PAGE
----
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In re Biddle

Supreme Court of South Carolina

June 24, 2015

In the Matter James Marshall Biddle, Respondent

Submitted June 3, 2015

Appellate Case No. 2015-000947.

Lesley M. Coggiola, Disciplinary Counsel, and Julie K. Martino, Assistant Disciplinary Counsel, both of Columbia, for Office of Disciplinary Counsel.

Kevin Mitchell Barth, Esquire, of Barth, Ballenger & Lewis, LLP, of Florence, for Respondent.

OPINION

PER CURIAM

In this attorney disciplinary matter, respondent and the Office of Disciplinary Counsel (ODC) have entered into an Agreement for Discipline by Consent (Agreement) pursuant to Rule 21 of the Rules for Lawyer Disciplinary Enforcement (RLDE) contained in Rule 413 of the South Carolina Appellate Court Rules (SCACR). In the Agreement, respondent admits misconduct and consents to the imposition of a definite suspension from one (1) to three (3) years or to disbarment. In addition, respondent agrees to pay the costs incurred in the investigation and prosecution of this matter by ODC and the Commission on Lawyer Conduct (the Commission) within thirty (30) days of the imposition of discipline and to complete the Legal Ethics and Practice Program Ethics School prior to reinstatement or readmission. Further, upon reinstatement or readmission, respondent agrees to hire a law office management advisor upon the terms and conditions stated hereafter in this opinion. We accept the Agreement and suspend respondent from the practice of law in this state for three (3) years with conditions as stated hereafter. The facts, as set forth in the Agreement, are as follows.

Facts

Matter I

Respondent represented a client in a breach of contract action. On July 21, 2008, respondent filed a Summons and Complaint on his client's behalf. The defendant was served on August 1, 2008. On September 3, 2008, respondent sent a letter to the defendant stating his client would dismiss the lawsuit without prejudice upon receipt and verification of certain videotapes. A signature line was provided for the defendant; the defendant signed the letter and returned it to respondent.

Less than two months later, on November 10, 2008, instead of a dismissal, respondent filed a second Summons with an Amended Complaint on behalf of his client. The Amended Complaint added a claim of bad faith in connection with the alleged breach of contract. Respondent then filed an Affidavit of Default on September 9, 2009, and a damages hearing was held on December 8, 2009. Respondent obtained an Order of Default and Judgment against the defendant in the amount of $618,500. The defendant filed a Motion to Alter or Amend based on his belief that the case was to be dismissed; the motion has not yet been scheduled for a hearing; respondent has not responded to the motion.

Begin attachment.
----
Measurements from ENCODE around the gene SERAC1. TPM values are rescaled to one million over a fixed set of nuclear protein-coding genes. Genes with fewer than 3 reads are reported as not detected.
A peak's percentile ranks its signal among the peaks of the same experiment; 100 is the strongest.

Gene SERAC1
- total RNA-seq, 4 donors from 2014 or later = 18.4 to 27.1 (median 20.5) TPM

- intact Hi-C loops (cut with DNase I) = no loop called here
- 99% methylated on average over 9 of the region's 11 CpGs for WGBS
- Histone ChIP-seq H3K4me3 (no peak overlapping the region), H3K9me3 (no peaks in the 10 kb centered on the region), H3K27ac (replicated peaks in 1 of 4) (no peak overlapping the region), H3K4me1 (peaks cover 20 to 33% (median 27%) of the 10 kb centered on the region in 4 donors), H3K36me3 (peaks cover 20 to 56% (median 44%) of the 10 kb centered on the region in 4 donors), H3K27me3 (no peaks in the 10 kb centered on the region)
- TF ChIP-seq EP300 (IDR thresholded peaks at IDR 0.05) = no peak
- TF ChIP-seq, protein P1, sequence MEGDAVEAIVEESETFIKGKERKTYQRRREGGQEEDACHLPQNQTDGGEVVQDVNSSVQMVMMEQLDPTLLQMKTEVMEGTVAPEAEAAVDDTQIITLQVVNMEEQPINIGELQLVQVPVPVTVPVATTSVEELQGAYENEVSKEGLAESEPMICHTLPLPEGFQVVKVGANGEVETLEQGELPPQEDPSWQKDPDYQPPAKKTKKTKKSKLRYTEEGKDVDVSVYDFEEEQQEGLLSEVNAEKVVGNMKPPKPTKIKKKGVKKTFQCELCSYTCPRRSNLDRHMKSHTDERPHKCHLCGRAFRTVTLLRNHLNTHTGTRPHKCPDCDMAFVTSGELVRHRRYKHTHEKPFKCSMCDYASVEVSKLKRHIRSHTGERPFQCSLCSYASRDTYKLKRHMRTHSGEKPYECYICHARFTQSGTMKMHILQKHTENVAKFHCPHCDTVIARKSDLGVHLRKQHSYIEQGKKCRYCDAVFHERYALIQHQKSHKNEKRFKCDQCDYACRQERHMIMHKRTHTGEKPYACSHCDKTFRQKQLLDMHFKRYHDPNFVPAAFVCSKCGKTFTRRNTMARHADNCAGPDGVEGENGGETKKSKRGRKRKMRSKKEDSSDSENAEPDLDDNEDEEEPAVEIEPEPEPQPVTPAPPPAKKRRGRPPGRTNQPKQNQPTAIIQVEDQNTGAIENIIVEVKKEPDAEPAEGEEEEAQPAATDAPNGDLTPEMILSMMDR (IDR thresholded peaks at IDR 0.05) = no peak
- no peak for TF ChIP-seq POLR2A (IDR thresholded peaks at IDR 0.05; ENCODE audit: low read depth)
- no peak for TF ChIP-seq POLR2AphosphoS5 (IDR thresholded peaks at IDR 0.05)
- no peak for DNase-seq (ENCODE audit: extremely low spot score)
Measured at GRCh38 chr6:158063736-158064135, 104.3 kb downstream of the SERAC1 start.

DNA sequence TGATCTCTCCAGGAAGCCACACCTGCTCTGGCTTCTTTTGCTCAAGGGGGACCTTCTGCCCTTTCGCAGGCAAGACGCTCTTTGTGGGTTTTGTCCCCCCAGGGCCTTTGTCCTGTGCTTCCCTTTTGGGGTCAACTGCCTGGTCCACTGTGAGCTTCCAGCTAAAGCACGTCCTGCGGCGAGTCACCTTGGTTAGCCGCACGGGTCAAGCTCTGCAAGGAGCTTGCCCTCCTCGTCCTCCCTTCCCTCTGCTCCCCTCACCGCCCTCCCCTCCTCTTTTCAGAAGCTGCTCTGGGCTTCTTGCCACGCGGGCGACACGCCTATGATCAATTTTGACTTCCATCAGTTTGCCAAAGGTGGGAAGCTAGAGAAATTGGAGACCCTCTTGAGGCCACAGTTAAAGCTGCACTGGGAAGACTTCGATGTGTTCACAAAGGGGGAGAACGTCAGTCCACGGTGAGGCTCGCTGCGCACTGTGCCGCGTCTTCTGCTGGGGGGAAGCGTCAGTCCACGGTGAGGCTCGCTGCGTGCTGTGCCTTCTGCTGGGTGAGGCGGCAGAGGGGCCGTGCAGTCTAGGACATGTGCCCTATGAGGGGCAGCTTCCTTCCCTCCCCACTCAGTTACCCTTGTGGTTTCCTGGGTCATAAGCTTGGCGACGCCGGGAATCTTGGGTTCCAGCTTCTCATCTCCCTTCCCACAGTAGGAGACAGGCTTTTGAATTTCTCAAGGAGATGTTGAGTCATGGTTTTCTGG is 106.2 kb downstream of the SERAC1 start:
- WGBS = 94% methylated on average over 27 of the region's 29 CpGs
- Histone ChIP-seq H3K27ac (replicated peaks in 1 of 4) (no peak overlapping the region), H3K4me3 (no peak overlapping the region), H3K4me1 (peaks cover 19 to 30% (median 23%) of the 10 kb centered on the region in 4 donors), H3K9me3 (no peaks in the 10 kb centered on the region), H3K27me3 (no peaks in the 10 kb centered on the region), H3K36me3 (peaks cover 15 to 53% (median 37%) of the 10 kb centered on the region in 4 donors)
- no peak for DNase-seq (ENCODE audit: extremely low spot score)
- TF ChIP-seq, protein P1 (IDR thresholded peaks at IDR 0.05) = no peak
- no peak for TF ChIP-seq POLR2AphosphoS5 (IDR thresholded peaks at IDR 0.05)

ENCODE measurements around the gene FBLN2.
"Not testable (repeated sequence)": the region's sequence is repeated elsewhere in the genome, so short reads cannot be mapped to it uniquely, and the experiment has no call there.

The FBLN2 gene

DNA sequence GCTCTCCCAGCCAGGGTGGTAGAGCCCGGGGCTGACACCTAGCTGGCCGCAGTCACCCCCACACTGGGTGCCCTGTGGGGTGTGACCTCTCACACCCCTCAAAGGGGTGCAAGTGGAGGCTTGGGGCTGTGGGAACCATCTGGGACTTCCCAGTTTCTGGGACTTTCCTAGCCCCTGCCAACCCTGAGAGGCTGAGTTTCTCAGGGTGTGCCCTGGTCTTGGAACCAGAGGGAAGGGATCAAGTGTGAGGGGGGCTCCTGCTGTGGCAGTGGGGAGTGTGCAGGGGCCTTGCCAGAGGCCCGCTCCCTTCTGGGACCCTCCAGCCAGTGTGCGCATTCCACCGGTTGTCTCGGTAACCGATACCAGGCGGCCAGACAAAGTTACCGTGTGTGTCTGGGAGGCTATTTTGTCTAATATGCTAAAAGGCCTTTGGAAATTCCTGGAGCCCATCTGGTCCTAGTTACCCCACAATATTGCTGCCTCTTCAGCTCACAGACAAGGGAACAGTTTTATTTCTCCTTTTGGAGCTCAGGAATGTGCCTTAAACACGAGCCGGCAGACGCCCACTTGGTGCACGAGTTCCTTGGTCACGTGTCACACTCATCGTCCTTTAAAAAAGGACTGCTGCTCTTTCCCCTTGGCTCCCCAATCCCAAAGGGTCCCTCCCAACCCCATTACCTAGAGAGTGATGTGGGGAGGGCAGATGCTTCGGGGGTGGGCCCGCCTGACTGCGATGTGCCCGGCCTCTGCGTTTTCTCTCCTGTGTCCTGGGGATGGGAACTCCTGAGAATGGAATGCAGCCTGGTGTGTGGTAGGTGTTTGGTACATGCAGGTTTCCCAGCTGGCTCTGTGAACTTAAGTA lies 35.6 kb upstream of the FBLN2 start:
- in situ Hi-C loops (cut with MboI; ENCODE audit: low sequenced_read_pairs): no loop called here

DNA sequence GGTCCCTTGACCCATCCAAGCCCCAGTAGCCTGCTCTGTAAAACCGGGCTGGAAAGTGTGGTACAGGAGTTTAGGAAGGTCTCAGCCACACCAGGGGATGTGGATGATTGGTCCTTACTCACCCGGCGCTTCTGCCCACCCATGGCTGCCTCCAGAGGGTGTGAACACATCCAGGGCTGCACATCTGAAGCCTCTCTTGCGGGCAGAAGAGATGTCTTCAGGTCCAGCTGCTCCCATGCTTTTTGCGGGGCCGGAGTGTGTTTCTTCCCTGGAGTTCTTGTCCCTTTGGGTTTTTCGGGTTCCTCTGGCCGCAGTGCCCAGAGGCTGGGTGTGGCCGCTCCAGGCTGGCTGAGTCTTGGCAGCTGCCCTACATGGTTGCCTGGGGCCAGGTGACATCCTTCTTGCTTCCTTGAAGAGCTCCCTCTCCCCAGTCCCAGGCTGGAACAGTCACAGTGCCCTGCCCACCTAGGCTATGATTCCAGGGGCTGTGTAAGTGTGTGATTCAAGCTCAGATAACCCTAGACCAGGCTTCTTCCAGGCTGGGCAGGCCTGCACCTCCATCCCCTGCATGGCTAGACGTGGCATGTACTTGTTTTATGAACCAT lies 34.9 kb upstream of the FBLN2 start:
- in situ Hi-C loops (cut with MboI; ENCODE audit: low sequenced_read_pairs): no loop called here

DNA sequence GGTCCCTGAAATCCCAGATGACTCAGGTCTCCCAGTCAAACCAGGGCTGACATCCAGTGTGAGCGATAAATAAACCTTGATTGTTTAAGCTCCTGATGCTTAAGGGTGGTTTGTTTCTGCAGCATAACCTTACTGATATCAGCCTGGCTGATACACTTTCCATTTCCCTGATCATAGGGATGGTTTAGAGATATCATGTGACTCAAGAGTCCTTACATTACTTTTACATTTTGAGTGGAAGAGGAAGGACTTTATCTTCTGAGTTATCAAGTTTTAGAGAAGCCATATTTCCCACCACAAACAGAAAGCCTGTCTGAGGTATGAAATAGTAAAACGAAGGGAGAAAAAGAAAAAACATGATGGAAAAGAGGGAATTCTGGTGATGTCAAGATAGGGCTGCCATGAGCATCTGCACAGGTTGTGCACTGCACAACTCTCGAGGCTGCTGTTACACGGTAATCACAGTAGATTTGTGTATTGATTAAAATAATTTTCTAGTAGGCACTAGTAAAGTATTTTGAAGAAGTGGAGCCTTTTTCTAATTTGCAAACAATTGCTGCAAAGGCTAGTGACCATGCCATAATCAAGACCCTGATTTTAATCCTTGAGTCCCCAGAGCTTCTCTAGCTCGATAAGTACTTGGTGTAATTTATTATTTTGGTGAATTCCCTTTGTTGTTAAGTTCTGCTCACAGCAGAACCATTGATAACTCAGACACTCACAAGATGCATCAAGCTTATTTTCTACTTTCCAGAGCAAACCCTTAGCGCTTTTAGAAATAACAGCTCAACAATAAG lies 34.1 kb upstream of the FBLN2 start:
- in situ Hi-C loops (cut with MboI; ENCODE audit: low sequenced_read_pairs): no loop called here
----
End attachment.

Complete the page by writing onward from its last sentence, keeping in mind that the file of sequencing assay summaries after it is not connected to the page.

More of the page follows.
Respondent did not respond to ODC's initial inquiry in this matter and did not timely respond to a reminder letter sent pursuant to In the Matter of Treacy, 277 S.C. 514, 290 S.E.2d 240 (1982).

Matter II

Respondent represented a client in a post-conviction relief (PCR) action. The PCR application was denied by order dated February 23, 2011. The order shows a copy was sent to respondent on February 28, 2011. However, respondent requested a copy of the order from the Attorney General on April 28, 2011, indicating he had not previously received the order.

Respondent's client sent several letters to the Supreme Court of South Carolina inquiring about the status of his appeal. In response, the Court informed the client that no appeal had been filed. The client filed a pro se Notice of Appeal. The Court notified respondent of his client's filing and reminded respondent he was still counsel of record. The Court required respondent to provide it with a copy of the order on appeal, the date of receipt of the order, the Notice of Appeal, and proof of service on opposing counsel. Respondent failed to respond to the Supreme Court and his client's appeal was dismissed.

Respondent did not respond to ODC's initial inquiry in this matter and did not timely respond to a reminder letter sent pursuant to In the Matter of Treacy, Id.

Matter III

Respondent represented another client in a PCR action. Respondent timely filed a Notice of Intent to Appeal for the client on November 1, 2011. However, respondent did not respond to several inquiries by the South Carolina Commission on Indigent Defense, the Division of Appellate Defense to determine whether he would continue to represent the client on appeal. Accordingly, the Supreme Court determined respondent was still counsel of record and informed him he would need to order the transcript. Respondent did not do so and, on March 28, 2012, Appellate Defense ordered the PCR transcript and took over the representation of the client.

Respondent did not respond to ODC's initial inquiry in this matter and did not timely respond to a reminder letter sent pursuant to In the Matter of Treacy, Id.

Matter IV

Respondent was hired by a property management company. Clients and customers of the company were to submit claim information to respondent's office so respondent could assist the company with the decision of whether to file for bankruptcy protection. During the gathering of this information, the company decided it had no choice but to file for bankruptcy protection.

Claimant A was one of the bankruptcy claimants. He was told to send his information to an email address at respondent's office. When that email address did not work, he was given a second email address at respondent's office. Claimant A called respondent's office but could not get any information about ...


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